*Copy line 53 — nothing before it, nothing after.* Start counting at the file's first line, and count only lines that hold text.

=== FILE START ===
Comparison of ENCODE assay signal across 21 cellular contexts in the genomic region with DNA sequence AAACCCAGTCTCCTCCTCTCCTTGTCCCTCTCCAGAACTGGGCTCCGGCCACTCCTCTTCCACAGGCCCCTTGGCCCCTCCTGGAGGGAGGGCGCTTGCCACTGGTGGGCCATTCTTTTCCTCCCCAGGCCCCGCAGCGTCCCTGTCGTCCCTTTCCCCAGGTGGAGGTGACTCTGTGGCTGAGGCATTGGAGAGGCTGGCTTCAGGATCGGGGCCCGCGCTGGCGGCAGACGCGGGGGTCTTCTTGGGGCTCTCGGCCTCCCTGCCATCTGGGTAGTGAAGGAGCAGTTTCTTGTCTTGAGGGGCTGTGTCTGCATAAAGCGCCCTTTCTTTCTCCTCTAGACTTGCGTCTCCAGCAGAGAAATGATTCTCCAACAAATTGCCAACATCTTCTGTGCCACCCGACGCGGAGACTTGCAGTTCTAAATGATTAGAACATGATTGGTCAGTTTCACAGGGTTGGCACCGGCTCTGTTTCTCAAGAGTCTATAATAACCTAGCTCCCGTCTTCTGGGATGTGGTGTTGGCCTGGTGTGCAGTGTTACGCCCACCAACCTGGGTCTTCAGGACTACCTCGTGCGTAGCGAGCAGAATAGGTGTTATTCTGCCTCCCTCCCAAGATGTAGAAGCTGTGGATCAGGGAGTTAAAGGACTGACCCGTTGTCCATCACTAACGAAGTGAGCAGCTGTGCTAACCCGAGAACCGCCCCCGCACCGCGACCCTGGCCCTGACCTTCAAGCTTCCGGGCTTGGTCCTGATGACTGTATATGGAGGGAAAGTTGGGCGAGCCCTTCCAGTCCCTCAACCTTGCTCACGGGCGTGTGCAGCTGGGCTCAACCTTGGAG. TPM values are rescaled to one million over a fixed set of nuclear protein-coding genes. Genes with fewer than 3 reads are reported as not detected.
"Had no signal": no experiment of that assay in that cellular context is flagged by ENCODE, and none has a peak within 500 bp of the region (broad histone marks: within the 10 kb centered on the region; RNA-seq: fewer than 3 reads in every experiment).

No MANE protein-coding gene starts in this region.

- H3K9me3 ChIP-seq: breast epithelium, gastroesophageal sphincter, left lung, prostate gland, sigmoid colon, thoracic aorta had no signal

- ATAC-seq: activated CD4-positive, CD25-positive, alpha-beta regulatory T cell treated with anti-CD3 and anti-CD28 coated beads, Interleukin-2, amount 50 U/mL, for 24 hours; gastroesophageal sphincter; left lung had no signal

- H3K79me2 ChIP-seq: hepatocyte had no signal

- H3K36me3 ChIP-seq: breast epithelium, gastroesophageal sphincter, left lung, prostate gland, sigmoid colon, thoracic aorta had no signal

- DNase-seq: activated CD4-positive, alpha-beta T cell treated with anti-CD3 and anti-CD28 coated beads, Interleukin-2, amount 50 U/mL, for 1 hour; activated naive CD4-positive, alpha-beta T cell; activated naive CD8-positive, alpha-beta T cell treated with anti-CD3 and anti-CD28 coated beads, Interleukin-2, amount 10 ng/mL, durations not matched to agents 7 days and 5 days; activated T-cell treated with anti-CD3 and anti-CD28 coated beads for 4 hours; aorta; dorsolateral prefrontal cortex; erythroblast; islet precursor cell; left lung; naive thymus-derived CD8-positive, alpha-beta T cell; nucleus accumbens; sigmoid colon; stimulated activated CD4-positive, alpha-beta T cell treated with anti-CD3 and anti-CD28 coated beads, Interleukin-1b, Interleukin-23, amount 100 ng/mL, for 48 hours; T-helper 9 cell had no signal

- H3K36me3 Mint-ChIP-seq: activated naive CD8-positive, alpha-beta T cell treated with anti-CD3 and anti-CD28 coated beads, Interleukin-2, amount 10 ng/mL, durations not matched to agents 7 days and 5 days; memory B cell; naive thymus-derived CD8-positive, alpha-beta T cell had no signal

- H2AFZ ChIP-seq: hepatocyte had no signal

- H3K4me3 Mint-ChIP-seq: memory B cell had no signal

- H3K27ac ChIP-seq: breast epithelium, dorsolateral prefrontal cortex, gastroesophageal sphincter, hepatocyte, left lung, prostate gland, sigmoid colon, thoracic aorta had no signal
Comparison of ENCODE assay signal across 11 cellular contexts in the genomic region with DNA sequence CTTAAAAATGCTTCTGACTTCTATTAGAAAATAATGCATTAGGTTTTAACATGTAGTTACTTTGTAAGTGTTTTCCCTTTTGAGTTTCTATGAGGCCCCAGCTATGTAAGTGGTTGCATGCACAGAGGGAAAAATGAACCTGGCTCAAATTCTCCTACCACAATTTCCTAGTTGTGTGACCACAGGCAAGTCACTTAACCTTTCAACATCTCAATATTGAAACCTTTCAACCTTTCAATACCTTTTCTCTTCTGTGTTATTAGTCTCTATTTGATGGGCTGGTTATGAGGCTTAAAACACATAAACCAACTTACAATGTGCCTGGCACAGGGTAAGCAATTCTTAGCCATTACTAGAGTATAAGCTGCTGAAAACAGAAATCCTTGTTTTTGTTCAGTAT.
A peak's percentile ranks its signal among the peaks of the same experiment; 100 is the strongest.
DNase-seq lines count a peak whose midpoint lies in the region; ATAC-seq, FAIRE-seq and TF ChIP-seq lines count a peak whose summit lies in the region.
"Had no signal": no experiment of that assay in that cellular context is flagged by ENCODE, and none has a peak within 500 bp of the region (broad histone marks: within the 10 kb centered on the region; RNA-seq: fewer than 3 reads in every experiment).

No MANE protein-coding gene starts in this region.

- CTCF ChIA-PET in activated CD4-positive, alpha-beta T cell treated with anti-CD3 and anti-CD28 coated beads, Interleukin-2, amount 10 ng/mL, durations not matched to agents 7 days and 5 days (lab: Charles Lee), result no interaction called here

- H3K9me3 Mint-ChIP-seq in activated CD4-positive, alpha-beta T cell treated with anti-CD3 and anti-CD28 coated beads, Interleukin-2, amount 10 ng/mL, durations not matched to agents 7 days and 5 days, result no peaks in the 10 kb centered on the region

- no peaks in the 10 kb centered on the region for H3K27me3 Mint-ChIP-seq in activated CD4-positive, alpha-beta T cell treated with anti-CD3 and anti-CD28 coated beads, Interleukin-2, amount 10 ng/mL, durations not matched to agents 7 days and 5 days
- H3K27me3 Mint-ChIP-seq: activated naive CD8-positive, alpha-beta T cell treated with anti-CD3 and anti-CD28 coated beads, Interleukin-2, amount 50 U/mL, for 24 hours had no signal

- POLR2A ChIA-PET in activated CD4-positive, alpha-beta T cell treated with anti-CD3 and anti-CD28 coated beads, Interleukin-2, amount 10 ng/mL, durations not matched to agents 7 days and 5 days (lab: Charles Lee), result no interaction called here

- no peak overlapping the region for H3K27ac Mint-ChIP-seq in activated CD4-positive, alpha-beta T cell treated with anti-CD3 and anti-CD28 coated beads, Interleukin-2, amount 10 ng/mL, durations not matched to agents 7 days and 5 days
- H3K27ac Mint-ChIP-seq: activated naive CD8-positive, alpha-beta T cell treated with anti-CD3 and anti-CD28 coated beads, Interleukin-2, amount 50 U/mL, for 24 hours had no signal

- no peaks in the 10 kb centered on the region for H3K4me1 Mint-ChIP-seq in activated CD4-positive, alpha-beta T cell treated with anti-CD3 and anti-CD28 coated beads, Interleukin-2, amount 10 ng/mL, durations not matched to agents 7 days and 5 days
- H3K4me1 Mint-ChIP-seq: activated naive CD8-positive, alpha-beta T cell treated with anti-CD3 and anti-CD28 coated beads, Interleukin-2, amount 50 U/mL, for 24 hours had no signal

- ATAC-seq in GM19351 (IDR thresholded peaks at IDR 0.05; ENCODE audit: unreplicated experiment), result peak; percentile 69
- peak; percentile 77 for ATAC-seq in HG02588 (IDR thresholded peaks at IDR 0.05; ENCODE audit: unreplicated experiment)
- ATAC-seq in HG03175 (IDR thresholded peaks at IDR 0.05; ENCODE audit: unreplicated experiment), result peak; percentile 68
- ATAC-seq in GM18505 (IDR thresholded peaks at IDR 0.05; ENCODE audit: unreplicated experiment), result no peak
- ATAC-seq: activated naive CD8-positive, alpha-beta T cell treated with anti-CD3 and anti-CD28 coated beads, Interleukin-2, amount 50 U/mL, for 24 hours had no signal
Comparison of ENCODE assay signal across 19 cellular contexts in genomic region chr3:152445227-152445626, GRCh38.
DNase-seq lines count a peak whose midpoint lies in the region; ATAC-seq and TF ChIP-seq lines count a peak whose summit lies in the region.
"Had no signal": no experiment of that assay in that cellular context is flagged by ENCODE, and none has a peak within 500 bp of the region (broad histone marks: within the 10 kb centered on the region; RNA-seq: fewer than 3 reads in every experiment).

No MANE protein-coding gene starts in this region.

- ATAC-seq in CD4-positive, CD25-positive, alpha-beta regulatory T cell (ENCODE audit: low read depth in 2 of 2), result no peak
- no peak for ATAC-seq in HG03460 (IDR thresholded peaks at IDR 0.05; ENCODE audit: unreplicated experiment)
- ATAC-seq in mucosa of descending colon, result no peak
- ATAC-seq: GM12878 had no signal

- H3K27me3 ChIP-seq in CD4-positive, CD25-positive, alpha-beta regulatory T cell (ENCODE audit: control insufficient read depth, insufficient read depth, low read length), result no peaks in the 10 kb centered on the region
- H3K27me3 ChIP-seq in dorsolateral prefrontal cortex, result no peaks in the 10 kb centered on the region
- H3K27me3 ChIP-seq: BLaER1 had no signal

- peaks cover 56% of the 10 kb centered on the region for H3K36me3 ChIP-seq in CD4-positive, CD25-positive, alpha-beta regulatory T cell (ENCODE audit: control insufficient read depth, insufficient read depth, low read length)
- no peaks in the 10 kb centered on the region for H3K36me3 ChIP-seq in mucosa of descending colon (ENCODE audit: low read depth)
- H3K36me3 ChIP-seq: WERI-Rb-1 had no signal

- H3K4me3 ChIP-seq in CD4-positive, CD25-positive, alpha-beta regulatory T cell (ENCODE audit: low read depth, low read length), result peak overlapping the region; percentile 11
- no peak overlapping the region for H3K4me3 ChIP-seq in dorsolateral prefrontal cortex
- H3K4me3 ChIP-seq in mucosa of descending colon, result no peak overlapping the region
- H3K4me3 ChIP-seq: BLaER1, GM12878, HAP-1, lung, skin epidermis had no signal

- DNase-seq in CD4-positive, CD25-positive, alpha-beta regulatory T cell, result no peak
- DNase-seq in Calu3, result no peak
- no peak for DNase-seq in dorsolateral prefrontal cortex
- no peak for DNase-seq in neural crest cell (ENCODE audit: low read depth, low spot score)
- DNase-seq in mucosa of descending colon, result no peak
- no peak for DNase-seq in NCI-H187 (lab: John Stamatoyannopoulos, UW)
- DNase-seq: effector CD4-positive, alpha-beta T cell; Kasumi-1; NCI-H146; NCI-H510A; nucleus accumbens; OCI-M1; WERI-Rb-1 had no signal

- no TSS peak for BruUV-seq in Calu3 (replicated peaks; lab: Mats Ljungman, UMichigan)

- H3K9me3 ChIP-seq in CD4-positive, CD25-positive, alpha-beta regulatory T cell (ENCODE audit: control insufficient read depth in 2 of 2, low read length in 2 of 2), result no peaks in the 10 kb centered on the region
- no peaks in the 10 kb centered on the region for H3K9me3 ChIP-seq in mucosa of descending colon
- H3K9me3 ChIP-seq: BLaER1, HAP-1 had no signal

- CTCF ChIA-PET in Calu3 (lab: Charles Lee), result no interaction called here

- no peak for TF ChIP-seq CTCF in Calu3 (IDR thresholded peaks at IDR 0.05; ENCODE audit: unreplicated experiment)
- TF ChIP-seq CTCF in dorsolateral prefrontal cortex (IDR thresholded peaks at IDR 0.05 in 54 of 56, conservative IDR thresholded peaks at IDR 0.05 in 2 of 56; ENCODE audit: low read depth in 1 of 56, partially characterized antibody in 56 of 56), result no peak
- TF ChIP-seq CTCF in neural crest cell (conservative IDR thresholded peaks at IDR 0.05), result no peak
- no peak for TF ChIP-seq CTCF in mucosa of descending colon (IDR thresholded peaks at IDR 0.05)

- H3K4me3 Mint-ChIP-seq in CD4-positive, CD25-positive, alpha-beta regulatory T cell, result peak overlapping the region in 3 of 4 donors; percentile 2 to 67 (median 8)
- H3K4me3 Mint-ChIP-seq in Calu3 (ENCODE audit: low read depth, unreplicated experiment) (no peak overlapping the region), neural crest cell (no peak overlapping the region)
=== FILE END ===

- no peak for DNase-seq in neural crest cell (ENCODE audit: low read depth, low spot score)